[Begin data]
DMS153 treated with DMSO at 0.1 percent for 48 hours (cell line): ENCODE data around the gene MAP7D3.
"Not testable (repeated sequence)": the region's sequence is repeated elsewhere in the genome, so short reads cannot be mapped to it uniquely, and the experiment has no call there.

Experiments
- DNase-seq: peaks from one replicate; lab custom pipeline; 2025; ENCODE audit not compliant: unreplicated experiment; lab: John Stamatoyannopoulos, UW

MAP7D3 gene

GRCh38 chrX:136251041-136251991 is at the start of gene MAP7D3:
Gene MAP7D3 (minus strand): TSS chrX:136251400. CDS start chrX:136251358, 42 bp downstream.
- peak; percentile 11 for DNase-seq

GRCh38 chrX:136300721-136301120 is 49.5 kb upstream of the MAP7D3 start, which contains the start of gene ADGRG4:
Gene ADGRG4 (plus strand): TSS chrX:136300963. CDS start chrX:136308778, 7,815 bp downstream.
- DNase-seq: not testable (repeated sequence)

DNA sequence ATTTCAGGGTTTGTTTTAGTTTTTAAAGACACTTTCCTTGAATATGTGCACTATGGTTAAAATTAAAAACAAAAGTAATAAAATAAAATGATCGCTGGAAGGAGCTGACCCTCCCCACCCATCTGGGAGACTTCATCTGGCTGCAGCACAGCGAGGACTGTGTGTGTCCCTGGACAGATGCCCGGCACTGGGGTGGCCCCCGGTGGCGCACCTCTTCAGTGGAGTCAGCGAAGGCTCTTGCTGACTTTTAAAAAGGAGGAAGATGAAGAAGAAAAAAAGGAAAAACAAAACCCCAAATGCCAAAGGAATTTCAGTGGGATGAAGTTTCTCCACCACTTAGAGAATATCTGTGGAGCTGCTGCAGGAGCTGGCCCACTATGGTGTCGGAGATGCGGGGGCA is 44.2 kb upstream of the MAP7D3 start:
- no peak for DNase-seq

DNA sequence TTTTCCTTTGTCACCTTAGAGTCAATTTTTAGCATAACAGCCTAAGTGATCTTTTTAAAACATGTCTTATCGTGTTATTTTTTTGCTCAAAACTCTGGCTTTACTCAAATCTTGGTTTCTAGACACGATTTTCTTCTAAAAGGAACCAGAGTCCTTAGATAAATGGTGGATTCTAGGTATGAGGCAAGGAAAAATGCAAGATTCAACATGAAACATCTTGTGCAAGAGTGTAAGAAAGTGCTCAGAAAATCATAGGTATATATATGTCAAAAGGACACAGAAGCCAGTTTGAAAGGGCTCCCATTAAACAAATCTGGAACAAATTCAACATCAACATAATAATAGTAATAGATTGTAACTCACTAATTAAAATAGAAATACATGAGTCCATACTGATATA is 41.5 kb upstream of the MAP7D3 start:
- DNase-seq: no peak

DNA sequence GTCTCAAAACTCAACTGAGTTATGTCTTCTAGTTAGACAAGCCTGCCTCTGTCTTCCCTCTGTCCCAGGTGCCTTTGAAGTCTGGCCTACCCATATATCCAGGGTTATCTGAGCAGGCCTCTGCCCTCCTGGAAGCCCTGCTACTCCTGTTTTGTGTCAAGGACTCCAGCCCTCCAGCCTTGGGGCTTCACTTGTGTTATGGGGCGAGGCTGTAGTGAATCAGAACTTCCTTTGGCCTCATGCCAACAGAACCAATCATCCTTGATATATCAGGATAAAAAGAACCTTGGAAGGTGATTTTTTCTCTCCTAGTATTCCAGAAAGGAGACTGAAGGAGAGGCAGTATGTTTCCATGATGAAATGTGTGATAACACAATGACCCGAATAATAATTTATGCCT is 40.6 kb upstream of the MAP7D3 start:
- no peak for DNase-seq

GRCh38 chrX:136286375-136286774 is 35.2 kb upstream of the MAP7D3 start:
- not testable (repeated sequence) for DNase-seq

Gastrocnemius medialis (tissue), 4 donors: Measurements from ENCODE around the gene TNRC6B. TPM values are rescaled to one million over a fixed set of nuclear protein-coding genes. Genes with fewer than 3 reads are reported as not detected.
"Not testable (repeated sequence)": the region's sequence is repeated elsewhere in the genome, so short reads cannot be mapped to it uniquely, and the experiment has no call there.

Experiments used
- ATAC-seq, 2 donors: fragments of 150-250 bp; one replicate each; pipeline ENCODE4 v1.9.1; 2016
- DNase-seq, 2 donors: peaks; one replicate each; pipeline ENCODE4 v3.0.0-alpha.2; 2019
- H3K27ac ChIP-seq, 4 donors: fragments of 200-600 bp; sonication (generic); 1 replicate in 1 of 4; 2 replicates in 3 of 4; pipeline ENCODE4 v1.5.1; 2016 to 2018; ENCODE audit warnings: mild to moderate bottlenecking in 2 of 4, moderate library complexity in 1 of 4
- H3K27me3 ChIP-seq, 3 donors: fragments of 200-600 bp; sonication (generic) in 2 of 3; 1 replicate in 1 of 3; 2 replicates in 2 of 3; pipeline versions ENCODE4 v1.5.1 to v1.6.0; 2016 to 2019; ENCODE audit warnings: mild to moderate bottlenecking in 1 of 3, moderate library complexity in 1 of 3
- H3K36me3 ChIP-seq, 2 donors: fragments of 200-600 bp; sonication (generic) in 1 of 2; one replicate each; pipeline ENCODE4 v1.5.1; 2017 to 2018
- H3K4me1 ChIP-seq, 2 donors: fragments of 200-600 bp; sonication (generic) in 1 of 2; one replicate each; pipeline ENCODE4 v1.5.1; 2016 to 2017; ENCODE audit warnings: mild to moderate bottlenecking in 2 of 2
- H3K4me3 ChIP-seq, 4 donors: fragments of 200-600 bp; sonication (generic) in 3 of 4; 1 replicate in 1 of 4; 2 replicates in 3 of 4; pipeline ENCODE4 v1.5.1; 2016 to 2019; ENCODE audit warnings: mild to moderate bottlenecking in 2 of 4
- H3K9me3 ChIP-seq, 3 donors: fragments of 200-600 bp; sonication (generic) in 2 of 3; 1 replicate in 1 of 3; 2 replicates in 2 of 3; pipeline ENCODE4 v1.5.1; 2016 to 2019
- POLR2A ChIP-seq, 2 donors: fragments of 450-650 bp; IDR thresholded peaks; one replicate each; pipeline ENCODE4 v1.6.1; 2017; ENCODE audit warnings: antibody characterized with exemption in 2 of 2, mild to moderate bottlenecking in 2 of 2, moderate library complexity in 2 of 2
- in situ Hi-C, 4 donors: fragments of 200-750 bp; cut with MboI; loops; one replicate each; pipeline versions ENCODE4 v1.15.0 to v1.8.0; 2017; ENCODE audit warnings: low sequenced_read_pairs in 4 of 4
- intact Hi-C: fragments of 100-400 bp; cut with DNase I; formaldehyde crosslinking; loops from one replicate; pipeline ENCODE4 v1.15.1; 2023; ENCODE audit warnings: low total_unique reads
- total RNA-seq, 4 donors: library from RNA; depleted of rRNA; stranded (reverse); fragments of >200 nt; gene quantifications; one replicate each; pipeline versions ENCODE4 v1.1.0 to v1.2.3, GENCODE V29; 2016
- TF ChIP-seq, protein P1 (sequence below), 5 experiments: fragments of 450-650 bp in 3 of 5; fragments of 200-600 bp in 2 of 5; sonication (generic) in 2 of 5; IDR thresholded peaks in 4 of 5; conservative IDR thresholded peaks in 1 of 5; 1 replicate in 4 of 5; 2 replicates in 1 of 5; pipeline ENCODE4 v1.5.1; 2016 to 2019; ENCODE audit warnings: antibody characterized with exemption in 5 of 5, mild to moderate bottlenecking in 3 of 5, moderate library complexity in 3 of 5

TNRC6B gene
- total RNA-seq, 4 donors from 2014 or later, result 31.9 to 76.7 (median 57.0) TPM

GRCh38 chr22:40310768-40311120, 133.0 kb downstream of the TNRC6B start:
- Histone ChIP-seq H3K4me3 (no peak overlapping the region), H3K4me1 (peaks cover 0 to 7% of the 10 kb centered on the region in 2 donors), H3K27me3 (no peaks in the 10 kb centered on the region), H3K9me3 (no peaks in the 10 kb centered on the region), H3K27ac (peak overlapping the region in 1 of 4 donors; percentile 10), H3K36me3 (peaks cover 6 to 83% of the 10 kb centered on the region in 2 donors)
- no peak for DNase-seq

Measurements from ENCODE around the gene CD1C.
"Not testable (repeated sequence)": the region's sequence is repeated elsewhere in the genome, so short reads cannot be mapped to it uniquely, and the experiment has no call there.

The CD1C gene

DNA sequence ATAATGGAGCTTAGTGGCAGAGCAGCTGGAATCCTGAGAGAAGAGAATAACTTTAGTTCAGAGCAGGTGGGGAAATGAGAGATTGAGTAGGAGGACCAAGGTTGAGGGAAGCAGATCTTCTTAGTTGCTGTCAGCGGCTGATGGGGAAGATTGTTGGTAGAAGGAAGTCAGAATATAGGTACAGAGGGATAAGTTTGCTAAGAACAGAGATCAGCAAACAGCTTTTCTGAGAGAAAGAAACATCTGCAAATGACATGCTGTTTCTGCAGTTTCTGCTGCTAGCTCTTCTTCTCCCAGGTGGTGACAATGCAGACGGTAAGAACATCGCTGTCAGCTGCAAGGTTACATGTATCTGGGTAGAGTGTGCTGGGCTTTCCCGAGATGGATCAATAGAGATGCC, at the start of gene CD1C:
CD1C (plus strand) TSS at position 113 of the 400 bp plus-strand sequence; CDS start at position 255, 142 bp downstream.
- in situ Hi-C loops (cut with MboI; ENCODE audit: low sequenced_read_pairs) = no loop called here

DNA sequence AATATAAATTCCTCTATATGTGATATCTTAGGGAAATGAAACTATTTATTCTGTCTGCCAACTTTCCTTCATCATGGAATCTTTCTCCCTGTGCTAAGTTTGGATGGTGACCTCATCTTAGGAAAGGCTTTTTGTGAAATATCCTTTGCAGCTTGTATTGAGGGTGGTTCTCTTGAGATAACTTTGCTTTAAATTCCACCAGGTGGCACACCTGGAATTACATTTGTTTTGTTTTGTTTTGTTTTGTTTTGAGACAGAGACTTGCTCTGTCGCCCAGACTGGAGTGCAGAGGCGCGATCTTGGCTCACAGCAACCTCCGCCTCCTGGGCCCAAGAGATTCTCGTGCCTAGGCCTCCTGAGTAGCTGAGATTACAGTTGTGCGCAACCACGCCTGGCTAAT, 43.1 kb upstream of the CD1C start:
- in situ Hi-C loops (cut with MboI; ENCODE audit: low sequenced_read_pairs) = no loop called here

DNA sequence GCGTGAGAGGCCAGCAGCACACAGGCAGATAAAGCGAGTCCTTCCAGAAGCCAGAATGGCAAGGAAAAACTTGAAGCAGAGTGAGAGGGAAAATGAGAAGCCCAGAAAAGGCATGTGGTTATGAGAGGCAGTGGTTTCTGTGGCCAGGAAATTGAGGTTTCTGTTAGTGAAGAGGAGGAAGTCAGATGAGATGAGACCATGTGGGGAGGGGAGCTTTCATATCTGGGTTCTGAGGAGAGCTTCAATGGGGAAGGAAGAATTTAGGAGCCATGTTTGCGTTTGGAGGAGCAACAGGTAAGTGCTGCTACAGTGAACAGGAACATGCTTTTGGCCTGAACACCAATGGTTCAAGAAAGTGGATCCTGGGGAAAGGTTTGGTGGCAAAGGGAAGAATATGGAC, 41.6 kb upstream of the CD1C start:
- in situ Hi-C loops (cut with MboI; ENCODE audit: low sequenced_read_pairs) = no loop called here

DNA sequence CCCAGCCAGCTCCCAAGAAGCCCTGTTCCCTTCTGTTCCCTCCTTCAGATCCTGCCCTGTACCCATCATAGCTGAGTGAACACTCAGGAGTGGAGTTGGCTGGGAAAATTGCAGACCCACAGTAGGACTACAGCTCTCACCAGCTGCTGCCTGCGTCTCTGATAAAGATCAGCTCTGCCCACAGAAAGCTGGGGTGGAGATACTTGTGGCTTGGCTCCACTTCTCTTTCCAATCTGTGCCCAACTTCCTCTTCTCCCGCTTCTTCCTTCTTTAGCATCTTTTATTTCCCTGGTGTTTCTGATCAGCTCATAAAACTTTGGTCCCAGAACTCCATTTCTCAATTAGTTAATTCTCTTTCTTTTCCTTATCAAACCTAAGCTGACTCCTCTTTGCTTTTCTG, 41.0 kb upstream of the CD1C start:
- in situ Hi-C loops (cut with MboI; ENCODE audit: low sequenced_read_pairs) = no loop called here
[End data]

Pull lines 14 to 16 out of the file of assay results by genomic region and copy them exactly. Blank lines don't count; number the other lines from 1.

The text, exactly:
DNA sequence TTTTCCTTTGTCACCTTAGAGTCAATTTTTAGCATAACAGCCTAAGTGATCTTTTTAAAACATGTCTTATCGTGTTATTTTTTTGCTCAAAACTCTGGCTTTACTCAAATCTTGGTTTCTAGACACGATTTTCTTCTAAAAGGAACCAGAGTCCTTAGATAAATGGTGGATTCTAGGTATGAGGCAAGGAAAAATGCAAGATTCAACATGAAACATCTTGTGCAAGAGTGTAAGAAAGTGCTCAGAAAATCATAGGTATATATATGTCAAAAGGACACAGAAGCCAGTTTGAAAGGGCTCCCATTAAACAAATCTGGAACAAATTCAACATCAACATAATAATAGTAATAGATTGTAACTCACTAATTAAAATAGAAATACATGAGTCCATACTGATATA is 41.5 kb upstream of the MAP7D3 start:
- DNase-seq: no peak

DNA sequence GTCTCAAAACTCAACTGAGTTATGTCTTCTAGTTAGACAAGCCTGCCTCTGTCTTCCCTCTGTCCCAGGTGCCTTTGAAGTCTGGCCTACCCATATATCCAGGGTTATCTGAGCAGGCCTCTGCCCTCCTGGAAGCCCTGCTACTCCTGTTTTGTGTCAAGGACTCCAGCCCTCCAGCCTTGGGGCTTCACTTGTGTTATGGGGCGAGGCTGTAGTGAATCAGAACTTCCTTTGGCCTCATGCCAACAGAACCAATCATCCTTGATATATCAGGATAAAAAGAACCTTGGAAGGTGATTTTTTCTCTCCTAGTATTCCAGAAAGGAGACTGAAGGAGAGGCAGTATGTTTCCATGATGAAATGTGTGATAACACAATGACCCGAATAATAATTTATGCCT is 40.6 kb upstream of the MAP7D3 start: